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Thread: Active Fermentation Dry Hop, pH, and the creep

  1. #1
    Join Date
    Mar 2017
    Location
    Tampa, FL
    Posts
    1

    Active Fermentation Dry Hop, pH, and the creep

    We've started playing with some active fermentation dry hopping and have noticed a few things that I wanted to see if anyone else has seen or has experience with:

    1) The dry hop creep, where your fermentation drags out towards the end, dropping .2-.1 a day for 5-7 days. We have tried dry hopping at different points of fermentation (day 2 of fermentation, half way through, with 1 plato left), but have seen this happen during each. Typically this is adding about 5 days onto fermentation before we are comfortable calling it "done." Not sure if this is due to decreased flocculation and therefore more contact with fermentables or if it is some type of interaction with glycosides. We use Wyeast 1056 and I'm leaning towards decreased flocculation, but curious about others experiences/information.

    2) A steady increase in pH after the dry hop. Fermentation is steady and we don't see a big jump until the end, but we have seen beers that are fermenting at a stead 4.3 pH jump to 4.7 or 4.8 within a day or two. Yeast viability and vitality all look fine and we don't see this on anything other than our active fermentation dry hops. At 4.8 pH (the highest I've seen) the beer passed sensory, plates/pcr, and was well received, but from that jump I expect something to be wrong. Not sure if it is polyphenols or some type of yeast/hop interaction that is causing the pH to spike. Again, no off flavors or contamination to speak of, but its nerve-racking to see those numbers and, from what I understand, hydrolysis of hop oils happens better at a lower pH.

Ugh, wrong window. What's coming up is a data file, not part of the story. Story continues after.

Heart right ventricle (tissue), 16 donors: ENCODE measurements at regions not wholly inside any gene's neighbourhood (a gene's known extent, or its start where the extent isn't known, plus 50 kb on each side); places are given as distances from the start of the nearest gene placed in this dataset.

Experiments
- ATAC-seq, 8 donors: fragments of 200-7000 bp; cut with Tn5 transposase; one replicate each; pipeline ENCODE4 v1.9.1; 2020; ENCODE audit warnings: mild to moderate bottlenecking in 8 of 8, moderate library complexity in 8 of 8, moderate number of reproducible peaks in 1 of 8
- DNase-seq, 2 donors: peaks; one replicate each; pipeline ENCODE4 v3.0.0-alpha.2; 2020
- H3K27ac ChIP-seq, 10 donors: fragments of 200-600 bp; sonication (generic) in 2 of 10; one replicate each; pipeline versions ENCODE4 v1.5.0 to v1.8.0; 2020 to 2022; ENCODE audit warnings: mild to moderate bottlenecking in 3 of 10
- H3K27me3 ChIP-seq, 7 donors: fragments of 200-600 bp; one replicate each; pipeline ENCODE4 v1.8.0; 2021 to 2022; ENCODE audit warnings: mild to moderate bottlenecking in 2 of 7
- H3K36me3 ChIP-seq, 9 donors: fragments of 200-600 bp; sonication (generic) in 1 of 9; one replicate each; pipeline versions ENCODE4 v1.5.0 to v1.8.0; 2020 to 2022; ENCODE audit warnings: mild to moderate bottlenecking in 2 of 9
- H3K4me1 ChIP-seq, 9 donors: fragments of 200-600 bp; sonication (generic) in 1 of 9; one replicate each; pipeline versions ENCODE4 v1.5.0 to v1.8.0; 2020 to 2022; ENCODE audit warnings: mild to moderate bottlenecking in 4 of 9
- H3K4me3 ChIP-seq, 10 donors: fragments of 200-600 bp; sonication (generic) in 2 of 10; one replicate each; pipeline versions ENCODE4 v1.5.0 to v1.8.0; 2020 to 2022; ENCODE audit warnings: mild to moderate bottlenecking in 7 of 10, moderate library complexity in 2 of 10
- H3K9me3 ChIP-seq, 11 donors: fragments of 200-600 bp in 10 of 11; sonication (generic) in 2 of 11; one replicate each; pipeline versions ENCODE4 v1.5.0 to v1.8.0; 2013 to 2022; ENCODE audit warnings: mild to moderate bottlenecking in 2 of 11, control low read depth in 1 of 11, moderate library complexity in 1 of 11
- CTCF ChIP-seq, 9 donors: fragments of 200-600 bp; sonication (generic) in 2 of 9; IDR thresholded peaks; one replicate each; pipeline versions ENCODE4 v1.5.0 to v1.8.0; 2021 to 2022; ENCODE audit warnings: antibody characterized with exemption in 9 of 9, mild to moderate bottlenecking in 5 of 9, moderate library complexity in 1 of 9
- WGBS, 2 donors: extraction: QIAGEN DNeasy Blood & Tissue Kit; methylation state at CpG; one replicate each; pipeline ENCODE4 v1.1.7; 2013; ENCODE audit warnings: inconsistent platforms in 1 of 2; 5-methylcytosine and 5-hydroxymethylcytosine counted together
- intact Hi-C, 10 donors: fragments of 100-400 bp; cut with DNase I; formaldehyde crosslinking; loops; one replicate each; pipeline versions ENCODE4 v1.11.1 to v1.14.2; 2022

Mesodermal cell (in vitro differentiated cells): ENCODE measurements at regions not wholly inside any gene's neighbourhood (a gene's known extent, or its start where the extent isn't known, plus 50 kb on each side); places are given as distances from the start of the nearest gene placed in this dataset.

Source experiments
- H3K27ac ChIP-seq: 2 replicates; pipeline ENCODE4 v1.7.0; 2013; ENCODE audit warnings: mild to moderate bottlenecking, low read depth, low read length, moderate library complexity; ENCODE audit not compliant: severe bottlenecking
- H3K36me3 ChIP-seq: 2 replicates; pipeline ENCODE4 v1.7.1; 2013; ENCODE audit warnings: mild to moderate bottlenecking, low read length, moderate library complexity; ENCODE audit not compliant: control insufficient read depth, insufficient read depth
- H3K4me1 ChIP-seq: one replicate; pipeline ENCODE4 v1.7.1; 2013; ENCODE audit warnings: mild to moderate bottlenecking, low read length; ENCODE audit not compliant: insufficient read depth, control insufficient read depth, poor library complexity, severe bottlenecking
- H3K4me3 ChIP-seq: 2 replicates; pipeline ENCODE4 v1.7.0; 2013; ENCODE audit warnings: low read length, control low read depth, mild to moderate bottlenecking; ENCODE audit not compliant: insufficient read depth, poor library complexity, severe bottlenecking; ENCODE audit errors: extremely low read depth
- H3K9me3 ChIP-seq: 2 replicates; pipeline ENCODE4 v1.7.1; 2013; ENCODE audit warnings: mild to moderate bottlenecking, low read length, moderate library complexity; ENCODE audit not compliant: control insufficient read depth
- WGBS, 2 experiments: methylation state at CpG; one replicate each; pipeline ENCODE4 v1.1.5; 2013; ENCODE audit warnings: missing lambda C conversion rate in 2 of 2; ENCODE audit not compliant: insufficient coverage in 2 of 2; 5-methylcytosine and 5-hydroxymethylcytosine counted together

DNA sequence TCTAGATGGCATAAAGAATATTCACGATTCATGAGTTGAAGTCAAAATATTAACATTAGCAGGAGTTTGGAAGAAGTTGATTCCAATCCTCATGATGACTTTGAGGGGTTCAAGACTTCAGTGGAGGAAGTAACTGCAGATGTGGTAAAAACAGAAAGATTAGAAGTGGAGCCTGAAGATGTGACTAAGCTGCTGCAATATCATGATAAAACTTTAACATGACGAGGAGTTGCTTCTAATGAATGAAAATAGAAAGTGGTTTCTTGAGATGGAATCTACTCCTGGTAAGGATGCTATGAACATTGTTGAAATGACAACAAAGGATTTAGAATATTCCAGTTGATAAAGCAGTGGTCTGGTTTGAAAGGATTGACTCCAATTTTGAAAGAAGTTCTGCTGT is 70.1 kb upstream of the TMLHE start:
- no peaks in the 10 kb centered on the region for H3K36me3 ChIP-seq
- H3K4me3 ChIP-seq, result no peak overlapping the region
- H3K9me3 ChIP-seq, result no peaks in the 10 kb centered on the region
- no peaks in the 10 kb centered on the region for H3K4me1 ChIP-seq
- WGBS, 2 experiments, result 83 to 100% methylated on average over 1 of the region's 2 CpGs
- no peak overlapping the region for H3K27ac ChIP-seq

Any information or experiences of the like would be great. Thanks!

  2. #2
    Join Date
    Aug 2016
    Location
    London, UK
    Posts
    3
    http://www2.uwstout.edu/content/lib/...14schmickm.pdf

    Dry hop has been found to increase pH. I've started adjusting my boil pH down to 4.7 to try to compensate. Sounds like packaged beer should be below 4.4 - 4.5 to prevent bacterial growth. Hops only prevent growth of gramme positive; pH prevents gramme negative.

  3. #3
    Join Date
    Sep 2017
    Location
    Kalamazoo, MI, USA
    Posts
    1
    Hey there,

    I have been doing some research into this issue recently. We are calling this effect the Freshening Power of the Hop. By dry hopping we observe ABV increases beyond what was intended and expected based on wort production parameters.

    For some background information I will direct you to these papers.

    The first is from Brown and Morris and was written in 1893.


    The second is a follow up from J. Janicki et. al. where they recreate some of these experiments and dig further.


    Let me know if you have any questions and I can do my best to try and help answer them.

  4. #4
    Join Date
    Mar 2017
    Location
    Grand Rapids, MI
    Posts
    66
    Just as mentioned above, the increase in pH is indeed due to the presence of hop oils and/or plant matter that is introduced into solution. The pH increase will remain all of the way through conditioning and carbonation, and into the package. I primarily focus on brewing hop forward beers and specifically NEIPAs.

    The best way to address this is to bring down the pH of your casting wort. What I have found, and what research papers have supported:

    1. Dry hop quantity of 1.5 lbs / BBL = approx 0.15 increase in pH
    2. Dry hop quantity of 3.5 lbs / BBL = approx 0.35 increase in pH

    I recommend bringing down the pH of the casting wort so that after final ferm and dry hopping, you are between 4.1 -- 4.4.

    Also - try a different yeast if you want to employ better hop-oil / yeast biotransformation - such as Conan or London Ale.
    Ryan
    Viridian Brewing Company
    [Brewery-In-Planning]

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